An ethical approach moves AI from threat to opportunity

11 June 2019

Tags: Artificial Intelligence (AI)

One of the biggest challenges facing business at present is how to exploit the opportunities afforded by Artificial Intelligence. There is a big temptation to spend a lot of time worrying about the risks – of cyber-attack or about the reputational damage that can follow if the algorithms make decisions which end up damaging the business.

We can see from the debate about Huawei how the public and politicians can see AI as a threat. Do we really want the Chinese Communist Party to know all about us and who we communicate with? Or more particularly, when our motor insurance company promises to cut our premiums if we install a black box to monitor our driving, do we really want it to know where we have been going? Can we trust it not to pass the information on to someone who will use it against us?

Yet to conclude from this that we need to restrict the usage of AI is also to forgo many of the benefits it brings. The right answer is for companies to build ethical standards into the way they apply the new technology. This will allow them to exploit the opportunities in a climate of trust, and that can confer an important business advantage.

We can see two damaging extremes in China and the US. In China the government is using its powers of surveillance to penalize those who it regards as bad citizens. They may suddenly find themselves unable to buy rail tickets. In the US, the determination of Facebook and others to milk the information they acquire about their customers to their own commercial advantage has resulted in huge damage to reputation, regulatory initiatives and fines.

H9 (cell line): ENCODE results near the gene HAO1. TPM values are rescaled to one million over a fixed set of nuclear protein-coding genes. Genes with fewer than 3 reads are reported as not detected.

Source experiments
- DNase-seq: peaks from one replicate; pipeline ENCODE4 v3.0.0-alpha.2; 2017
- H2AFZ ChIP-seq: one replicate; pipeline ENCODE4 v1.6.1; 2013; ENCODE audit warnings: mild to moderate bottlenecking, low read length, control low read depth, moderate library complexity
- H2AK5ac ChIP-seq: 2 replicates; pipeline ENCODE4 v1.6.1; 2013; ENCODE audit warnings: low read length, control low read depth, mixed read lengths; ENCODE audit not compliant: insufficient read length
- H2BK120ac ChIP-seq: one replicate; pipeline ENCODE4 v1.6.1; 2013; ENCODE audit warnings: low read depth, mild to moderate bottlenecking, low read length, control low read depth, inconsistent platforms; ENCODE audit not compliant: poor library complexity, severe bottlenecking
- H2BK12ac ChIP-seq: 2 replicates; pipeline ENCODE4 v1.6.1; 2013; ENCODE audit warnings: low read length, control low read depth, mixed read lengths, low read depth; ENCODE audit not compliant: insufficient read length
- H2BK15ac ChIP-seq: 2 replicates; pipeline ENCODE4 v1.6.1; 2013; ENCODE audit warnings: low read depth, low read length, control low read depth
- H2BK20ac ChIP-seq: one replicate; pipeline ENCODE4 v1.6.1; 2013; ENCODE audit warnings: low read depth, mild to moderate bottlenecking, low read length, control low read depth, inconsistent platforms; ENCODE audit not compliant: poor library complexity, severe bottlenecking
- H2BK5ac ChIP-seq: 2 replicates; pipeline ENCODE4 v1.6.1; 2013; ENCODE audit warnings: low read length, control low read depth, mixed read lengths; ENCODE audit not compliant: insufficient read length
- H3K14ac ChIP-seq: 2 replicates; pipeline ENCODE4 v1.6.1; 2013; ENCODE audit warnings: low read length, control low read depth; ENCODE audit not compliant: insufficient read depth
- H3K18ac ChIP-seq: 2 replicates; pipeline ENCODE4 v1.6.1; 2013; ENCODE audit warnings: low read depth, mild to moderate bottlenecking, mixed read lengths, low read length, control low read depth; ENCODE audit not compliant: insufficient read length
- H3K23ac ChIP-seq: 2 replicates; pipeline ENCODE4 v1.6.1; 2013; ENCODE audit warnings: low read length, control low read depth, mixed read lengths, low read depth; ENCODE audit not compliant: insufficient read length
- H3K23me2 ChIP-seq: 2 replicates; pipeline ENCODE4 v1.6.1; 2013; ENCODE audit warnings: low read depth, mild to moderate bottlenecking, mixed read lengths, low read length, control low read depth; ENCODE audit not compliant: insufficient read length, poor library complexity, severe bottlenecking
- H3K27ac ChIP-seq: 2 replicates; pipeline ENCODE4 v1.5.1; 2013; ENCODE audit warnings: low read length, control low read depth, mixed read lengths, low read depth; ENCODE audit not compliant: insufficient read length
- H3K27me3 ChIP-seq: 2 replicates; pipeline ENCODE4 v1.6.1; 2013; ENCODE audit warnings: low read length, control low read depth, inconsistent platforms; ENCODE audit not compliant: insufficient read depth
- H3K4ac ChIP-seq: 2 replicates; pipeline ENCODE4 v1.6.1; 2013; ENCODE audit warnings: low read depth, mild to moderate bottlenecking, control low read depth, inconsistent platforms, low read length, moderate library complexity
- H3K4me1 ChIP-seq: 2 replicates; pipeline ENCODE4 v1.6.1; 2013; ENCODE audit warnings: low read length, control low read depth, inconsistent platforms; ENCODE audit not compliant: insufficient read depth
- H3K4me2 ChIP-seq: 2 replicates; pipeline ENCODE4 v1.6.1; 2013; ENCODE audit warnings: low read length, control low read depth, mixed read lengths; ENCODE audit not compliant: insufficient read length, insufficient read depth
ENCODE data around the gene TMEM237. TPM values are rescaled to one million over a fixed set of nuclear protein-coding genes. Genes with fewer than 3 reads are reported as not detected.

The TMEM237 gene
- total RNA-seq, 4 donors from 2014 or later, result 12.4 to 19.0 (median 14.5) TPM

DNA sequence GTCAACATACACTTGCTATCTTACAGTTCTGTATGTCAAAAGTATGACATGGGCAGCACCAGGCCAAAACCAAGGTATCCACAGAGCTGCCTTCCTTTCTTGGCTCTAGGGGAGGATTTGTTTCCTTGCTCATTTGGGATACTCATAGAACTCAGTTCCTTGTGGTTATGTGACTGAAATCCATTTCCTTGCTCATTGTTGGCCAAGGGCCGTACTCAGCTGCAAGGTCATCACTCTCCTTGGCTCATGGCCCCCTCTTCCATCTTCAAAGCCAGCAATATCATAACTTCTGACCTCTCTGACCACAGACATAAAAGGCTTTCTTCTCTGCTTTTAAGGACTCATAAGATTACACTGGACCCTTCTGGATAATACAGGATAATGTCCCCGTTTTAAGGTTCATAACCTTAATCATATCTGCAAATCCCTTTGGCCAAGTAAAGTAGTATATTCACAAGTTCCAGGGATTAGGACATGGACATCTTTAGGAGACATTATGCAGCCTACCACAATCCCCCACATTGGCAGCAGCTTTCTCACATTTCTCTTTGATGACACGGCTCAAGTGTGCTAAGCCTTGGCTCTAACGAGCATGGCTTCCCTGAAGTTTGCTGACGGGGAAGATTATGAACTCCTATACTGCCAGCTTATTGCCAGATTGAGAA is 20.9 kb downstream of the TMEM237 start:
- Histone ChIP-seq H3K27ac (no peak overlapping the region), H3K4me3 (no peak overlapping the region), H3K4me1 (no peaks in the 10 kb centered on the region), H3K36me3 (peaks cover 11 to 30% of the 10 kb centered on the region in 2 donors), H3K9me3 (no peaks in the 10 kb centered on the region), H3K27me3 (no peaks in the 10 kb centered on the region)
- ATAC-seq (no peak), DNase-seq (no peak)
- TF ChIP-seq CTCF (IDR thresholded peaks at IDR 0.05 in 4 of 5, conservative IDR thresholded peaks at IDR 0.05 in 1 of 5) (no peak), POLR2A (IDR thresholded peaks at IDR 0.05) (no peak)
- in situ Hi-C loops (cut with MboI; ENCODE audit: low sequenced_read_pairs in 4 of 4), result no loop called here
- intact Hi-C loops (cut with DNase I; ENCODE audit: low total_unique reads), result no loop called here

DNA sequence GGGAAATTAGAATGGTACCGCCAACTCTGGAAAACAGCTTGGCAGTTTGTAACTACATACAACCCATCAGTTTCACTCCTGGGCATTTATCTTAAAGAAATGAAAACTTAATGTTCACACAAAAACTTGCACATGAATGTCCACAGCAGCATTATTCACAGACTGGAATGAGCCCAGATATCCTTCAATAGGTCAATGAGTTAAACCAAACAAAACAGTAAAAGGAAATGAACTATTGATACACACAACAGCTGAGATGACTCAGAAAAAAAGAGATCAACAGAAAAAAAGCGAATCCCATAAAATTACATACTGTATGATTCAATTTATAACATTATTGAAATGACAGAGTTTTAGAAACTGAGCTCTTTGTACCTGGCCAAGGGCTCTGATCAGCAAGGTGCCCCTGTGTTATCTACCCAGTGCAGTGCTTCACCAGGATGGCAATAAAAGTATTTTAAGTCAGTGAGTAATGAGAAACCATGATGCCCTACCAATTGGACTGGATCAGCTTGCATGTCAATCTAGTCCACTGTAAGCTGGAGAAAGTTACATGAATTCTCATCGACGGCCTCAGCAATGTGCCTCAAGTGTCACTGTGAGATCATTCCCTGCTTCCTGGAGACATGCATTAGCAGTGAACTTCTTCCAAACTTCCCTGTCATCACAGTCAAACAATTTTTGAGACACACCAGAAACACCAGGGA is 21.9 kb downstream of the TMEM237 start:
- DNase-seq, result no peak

There is a middle road. As we learn to apply AI to enhance our business, there is a real opportunity to strike a better balance. This involves setting an ethical framework including the development and embedding of a values system which determines how the new technology should be used. This creates a natural advantage. People will buy from companies they trust and they will also want to work for them.

The process starts with boards and senior management. Some boards are worried about dealing with technology because directors feel they do not understand it. Yet once they look into the matter, they will find that this is simply an extension of the work they are already doing on risk appetite and risk oversight. 

The questions they confront are sometimes difficult, often because they involve low risk/high impact situations which arise if, for any reason, the technology fails. But that is no reason for passing up the opportunity altogether.  In AI as in other areas, an ethical approach creates the confidence which frees companies to get stuck in.


Peter Montagnon
Peter Montagnon

formerly Associate Director